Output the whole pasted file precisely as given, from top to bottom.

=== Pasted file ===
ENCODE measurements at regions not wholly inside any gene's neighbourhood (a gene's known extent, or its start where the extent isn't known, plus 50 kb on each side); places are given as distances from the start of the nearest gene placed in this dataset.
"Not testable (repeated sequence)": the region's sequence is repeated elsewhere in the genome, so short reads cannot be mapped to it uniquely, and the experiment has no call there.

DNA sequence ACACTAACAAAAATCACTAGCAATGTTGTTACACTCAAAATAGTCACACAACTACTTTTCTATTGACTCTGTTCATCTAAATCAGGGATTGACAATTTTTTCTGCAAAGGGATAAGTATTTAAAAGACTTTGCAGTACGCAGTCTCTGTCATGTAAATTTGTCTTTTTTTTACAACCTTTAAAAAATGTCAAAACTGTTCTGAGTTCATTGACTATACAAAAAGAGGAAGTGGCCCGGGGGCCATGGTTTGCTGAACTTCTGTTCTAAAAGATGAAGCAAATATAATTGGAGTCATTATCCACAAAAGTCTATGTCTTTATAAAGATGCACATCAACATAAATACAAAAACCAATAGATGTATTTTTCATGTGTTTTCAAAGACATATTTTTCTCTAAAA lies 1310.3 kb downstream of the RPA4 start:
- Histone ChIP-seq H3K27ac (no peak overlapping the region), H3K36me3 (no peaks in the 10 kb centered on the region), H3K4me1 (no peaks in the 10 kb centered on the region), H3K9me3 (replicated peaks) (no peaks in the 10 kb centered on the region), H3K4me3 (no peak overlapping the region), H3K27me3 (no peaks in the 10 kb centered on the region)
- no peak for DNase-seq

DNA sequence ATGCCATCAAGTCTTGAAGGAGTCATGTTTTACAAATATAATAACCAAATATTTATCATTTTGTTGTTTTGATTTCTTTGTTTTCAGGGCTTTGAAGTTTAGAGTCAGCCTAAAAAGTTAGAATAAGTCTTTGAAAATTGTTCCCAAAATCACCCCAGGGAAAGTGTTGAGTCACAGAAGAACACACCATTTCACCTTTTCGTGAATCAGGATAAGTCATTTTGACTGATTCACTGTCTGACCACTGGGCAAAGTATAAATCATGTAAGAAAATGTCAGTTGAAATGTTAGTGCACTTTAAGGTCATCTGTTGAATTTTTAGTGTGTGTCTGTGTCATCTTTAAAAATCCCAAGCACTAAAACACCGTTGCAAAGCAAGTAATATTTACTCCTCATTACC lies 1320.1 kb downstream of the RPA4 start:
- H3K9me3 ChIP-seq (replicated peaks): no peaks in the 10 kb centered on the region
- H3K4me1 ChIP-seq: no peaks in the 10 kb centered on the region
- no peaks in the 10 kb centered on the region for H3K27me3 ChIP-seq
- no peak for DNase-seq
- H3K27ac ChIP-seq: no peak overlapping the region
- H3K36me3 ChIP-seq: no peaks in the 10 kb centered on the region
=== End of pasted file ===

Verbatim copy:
ENCODE measurements at regions not wholly inside any gene's neighbourhood (a gene's known extent, or its start where the extent isn't known, plus 50 kb on each side); places are given as distances from the start of the nearest gene placed in this dataset.
"Not testable (repeated sequence)": the region's sequence is repeated elsewhere in the genome, so short reads cannot be mapped to it uniquely, and the experiment has no call there.

DNA sequence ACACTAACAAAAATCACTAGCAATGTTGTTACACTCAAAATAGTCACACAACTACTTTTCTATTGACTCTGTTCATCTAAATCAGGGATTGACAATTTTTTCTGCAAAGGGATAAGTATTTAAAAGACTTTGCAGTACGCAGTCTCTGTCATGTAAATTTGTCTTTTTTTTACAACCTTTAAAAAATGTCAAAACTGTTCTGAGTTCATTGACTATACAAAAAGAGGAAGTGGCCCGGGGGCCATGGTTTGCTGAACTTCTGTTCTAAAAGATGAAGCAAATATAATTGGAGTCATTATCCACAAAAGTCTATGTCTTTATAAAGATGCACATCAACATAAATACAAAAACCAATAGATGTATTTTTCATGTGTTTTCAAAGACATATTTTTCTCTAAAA lies 1310.3 kb downstream of the RPA4 start:
- Histone ChIP-seq H3K27ac (no peak overlapping the region), H3K36me3 (no peaks in the 10 kb centered on the region), H3K4me1 (no peaks in the 10 kb centered on the region), H3K9me3 (replicated peaks) (no peaks in the 10 kb centered on the region), H3K4me3 (no peak overlapping the region), H3K27me3 (no peaks in the 10 kb centered on the region)
- no peak for DNase-seq

DNA sequence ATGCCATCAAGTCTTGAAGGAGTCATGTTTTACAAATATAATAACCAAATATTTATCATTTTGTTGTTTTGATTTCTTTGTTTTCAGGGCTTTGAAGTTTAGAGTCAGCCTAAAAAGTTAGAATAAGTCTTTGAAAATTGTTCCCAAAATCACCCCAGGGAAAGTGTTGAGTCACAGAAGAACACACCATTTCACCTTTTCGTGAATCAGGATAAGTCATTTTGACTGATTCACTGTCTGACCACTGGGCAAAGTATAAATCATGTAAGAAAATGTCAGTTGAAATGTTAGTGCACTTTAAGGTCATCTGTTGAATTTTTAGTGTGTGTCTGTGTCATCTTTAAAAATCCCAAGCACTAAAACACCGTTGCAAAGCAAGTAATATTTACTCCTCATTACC lies 1320.1 kb downstream of the RPA4 start:
- H3K9me3 ChIP-seq (replicated peaks): no peaks in the 10 kb centered on the region
- H3K4me1 ChIP-seq: no peaks in the 10 kb centered on the region
- no peaks in the 10 kb centered on the region for H3K27me3 ChIP-seq
- no peak for DNase-seq
- H3K27ac ChIP-seq: no peak overlapping the region
- H3K36me3 ChIP-seq: no peaks in the 10 kb centered on the region